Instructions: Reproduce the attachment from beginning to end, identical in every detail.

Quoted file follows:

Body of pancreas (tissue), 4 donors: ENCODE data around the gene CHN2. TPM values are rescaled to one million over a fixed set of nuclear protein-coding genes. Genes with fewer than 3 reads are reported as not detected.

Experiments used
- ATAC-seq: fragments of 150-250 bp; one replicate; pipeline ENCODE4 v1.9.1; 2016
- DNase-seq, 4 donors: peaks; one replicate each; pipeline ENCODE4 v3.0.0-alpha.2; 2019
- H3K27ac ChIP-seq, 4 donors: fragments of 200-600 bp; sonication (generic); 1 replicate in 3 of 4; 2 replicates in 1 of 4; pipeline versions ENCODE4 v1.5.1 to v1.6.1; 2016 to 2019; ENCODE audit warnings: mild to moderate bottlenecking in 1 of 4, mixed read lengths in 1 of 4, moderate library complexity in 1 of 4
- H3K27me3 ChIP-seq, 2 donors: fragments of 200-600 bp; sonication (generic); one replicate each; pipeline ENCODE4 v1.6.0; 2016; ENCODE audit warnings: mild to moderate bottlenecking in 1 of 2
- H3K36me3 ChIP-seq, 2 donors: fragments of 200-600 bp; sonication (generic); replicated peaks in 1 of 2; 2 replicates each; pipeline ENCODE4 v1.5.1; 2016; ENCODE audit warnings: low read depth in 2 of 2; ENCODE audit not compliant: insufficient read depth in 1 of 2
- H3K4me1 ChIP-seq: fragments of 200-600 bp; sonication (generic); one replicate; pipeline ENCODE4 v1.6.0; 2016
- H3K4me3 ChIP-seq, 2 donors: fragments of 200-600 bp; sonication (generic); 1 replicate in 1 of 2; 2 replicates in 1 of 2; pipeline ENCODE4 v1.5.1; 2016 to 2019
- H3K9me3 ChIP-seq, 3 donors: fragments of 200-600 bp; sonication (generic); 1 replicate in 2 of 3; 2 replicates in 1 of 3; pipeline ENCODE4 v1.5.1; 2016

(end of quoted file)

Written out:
Body of pancreas (tissue), 4 donors: ENCODE data around the gene CHN2. TPM values are rescaled to one million over a fixed set of nuclear protein-coding genes. Genes with fewer than 3 reads are reported as not detected.

Experiments used
- ATAC-seq: fragments of 150-250 bp; one replicate; pipeline ENCODE4 v1.9.1; 2016
- DNase-seq, 4 donors: peaks; one replicate each; pipeline ENCODE4 v3.0.0-alpha.2; 2019
- H3K27ac ChIP-seq, 4 donors: fragments of 200-600 bp; sonication (generic); 1 replicate in 3 of 4; 2 replicates in 1 of 4; pipeline versions ENCODE4 v1.5.1 to v1.6.1; 2016 to 2019; ENCODE audit warnings: mild to moderate bottlenecking in 1 of 4, mixed read lengths in 1 of 4, moderate library complexity in 1 of 4
- H3K27me3 ChIP-seq, 2 donors: fragments of 200-600 bp; sonication (generic); one replicate each; pipeline ENCODE4 v1.6.0; 2016; ENCODE audit warnings: mild to moderate bottlenecking in 1 of 2
- H3K36me3 ChIP-seq, 2 donors: fragments of 200-600 bp; sonication (generic); replicated peaks in 1 of 2; 2 replicates each; pipeline ENCODE4 v1.5.1; 2016; ENCODE audit warnings: low read depth in 2 of 2; ENCODE audit not compliant: insufficient read depth in 1 of 2
- H3K4me1 ChIP-seq: fragments of 200-600 bp; sonication (generic); one replicate; pipeline ENCODE4 v1.6.0; 2016
- H3K4me3 ChIP-seq, 2 donors: fragments of 200-600 bp; sonication (generic); 1 replicate in 1 of 2; 2 replicates in 1 of 2; pipeline ENCODE4 v1.5.1; 2016 to 2019
- H3K9me3 ChIP-seq, 3 donors: fragments of 200-600 bp; sonication (generic); 1 replicate in 2 of 3; 2 replicates in 1 of 3; pipeline ENCODE4 v1.5.1; 2016